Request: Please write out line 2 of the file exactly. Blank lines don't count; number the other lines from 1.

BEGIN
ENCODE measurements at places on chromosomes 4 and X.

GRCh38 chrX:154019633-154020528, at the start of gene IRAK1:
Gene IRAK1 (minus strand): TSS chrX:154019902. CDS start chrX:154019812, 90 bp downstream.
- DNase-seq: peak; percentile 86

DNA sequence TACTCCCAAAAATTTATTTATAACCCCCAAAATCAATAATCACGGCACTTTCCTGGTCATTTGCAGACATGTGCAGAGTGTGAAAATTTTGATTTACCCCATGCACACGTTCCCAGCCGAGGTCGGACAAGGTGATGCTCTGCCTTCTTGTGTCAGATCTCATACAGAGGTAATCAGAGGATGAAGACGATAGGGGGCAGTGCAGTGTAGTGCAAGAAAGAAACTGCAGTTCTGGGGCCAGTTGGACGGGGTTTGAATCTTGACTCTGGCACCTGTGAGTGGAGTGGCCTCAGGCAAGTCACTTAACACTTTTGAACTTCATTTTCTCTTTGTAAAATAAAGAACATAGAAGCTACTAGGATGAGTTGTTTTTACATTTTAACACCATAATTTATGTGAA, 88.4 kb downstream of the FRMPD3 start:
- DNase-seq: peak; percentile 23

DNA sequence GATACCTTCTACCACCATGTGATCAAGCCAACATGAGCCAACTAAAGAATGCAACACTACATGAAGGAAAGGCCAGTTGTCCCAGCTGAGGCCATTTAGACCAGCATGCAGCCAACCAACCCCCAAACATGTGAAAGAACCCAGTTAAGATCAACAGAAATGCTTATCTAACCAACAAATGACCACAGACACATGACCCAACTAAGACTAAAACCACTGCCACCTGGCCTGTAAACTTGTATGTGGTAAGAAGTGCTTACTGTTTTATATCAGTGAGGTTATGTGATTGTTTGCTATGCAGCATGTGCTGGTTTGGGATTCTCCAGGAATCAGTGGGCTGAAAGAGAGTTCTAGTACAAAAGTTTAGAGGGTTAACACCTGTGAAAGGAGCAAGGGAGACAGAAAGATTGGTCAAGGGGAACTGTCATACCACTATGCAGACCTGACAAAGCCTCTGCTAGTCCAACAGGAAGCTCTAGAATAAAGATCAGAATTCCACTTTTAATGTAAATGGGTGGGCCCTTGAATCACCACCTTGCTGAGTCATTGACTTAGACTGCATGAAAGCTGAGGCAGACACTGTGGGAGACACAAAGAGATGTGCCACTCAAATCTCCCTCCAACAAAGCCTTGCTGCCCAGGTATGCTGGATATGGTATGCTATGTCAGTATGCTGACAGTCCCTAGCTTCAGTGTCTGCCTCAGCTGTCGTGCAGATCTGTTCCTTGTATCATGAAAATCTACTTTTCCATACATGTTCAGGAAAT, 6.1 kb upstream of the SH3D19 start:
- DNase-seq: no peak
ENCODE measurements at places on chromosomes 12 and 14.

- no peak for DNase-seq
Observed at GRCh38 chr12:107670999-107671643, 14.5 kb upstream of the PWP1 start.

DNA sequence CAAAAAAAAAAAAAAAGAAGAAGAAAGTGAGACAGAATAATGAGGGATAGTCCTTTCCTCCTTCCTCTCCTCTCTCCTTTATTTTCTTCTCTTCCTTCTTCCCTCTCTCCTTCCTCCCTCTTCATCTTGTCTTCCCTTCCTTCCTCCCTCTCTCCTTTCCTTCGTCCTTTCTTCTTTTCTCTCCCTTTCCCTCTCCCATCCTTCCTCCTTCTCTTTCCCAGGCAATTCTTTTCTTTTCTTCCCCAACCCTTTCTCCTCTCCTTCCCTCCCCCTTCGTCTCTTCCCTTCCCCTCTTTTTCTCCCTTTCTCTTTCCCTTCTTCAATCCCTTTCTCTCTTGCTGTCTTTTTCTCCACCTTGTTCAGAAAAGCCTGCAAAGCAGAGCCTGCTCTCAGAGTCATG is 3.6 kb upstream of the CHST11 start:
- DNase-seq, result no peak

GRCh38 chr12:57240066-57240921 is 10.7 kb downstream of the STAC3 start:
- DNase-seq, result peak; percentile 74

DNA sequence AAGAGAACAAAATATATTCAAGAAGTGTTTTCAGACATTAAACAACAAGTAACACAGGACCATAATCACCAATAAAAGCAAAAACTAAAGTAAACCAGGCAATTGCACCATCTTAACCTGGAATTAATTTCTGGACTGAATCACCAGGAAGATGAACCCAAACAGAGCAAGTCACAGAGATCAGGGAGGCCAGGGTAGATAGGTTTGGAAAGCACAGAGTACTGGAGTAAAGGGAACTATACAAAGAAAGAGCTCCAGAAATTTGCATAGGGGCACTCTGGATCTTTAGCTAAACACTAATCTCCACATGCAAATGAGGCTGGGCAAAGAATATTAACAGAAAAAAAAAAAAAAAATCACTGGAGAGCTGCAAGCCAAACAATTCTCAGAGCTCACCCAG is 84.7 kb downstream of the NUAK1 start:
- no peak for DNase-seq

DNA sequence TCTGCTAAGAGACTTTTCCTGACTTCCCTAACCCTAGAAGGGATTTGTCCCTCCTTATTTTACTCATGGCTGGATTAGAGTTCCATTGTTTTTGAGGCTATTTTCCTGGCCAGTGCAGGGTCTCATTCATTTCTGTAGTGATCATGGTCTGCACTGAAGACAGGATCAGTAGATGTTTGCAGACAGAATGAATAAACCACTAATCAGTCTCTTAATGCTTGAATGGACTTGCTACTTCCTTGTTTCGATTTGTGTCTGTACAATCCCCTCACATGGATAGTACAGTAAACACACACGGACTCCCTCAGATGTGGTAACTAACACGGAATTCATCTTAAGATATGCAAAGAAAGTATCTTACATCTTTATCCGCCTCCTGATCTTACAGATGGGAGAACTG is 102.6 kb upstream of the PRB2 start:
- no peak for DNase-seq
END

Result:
GRCh38 chrX:154019633-154020528, at the start of gene IRAK1: